For Major Essays, I deduct ten points from the grade for each class period after the assigned due date you submit it. Late Writing Exercises receive an Unsatisfactory (−) if late by one class period, a zero afterwards. I do not accept Rough Drafts submitted after the Peer Review Workshop. I will give no written comments or feedback on late submissions.
Your grade depends in part on how professionally you behave in class. You should always arrive in class on time with your assignments ready to turn in and your text book in hand; you should have completed the readings for that day and be ready to discuss them intelligently. Professionalism includes all of these as well as regular attendance and a sincere effort to improve your own writing and that of your peers through revision and peer reviews. Every Absence lowers your professionalism grade by five points, every Tardy by one point. Professionalism will often mean the difference between one grade and the next — or, in borderline cases, between passing and failing.
You may not use cell phones in class. Keep your cell phone turned off and out of sight from the moment the class starts until the moment it ends. Every time I see or hear your cell phone during class, I will deduct ten points from your Professionalism grade. (Notify me before class begins if there is an emergency situation that absolutely requires you to leave your cell phone on.)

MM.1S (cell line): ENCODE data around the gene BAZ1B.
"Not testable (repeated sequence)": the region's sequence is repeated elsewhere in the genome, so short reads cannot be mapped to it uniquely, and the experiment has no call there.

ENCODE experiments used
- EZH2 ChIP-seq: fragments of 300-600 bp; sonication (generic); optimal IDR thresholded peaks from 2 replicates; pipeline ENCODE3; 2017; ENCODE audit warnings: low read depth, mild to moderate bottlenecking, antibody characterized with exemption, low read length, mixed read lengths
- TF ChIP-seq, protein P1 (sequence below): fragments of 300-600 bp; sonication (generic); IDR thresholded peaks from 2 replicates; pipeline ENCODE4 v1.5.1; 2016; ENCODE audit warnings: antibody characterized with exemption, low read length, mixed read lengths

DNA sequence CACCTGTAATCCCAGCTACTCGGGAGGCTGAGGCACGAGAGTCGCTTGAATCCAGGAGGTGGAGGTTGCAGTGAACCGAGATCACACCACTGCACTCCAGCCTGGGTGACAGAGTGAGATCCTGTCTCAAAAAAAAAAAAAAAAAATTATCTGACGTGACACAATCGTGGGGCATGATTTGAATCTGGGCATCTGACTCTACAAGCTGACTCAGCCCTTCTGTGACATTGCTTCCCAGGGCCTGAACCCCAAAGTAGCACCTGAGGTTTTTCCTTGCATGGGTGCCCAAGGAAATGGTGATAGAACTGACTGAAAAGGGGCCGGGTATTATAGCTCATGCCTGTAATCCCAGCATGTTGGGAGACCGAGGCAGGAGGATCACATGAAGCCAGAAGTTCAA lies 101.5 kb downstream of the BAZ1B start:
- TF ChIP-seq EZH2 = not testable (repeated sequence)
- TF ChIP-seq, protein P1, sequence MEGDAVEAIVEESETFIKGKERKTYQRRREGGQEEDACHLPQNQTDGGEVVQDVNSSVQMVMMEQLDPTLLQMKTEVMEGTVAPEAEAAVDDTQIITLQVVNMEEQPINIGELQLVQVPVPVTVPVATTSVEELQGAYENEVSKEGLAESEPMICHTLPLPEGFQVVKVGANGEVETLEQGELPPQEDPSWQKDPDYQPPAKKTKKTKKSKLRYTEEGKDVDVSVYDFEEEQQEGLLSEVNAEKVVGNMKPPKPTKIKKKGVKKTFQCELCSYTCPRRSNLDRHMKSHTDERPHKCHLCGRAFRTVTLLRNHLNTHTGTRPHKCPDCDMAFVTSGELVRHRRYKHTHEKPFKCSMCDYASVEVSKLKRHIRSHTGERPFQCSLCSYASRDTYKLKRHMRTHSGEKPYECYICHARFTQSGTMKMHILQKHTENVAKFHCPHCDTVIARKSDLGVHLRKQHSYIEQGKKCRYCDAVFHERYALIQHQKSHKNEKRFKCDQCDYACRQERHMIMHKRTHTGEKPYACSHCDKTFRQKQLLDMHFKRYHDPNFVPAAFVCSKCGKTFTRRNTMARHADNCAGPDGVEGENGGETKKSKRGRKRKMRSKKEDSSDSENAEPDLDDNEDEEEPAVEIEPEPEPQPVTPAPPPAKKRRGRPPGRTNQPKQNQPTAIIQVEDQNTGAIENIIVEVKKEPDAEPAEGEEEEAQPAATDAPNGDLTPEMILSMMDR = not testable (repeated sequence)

You may use your laptop or tablet computer only for taking notes, accessing the class website, or other specifically class-related work. If you use it to IM, email, play games, shop or any other such activity during class, you lose ten points from your Professionalism grade and forfeit your right to bring the device to class for the rest of the semester.
Make and keep a copy of any work turned in for grading. Print out all your assignments on 8 ½ x 11 inch paper. MLA style requires one-inch margins, double spacing, and page numbers. I require you to staple pages together. I will not accept, read, or grade any unstapled papers. Use only readable typefaces (like Century Schoolbook or Palatino). Always print with a good ink cartridge to ensure legibility. I won’t grade papers I consider illegible. Edit and proofread everything you turn in; make every assignment as error-free as you can before you submit it.
I will make all course materials — including the the syllabus, assignment sheets, peer reviews, and so on — available on the class website: http://drmarkwomack.com/engl-1303/.
The University of Houston Academic Policies define and prohibit academic dishonesty as follows: “‘Academic dishonesty’ means employing a method or technique or engaging in conduct in an academic endeavor that the student knows or should know is not permitted by the university or a course instructor to fulfill academic requirements” (Article 3.02; see Student Handbook URL http://www.uh.edu/dos/hdbk for further details). The primary concern in this course is plagiarism, again defined in the Academic Honesty Policy: “Representing as one’s own work the work of another without acknowledging the source.” I will deal with plagiarism according to its type and severity. Faulty citation of sources is a matter for teaching and revision. Willful and knowing academic dishonesty can — according to University policy — result in a failing grade for the assignment or the course; it may also result in suspension or expulsion from the University.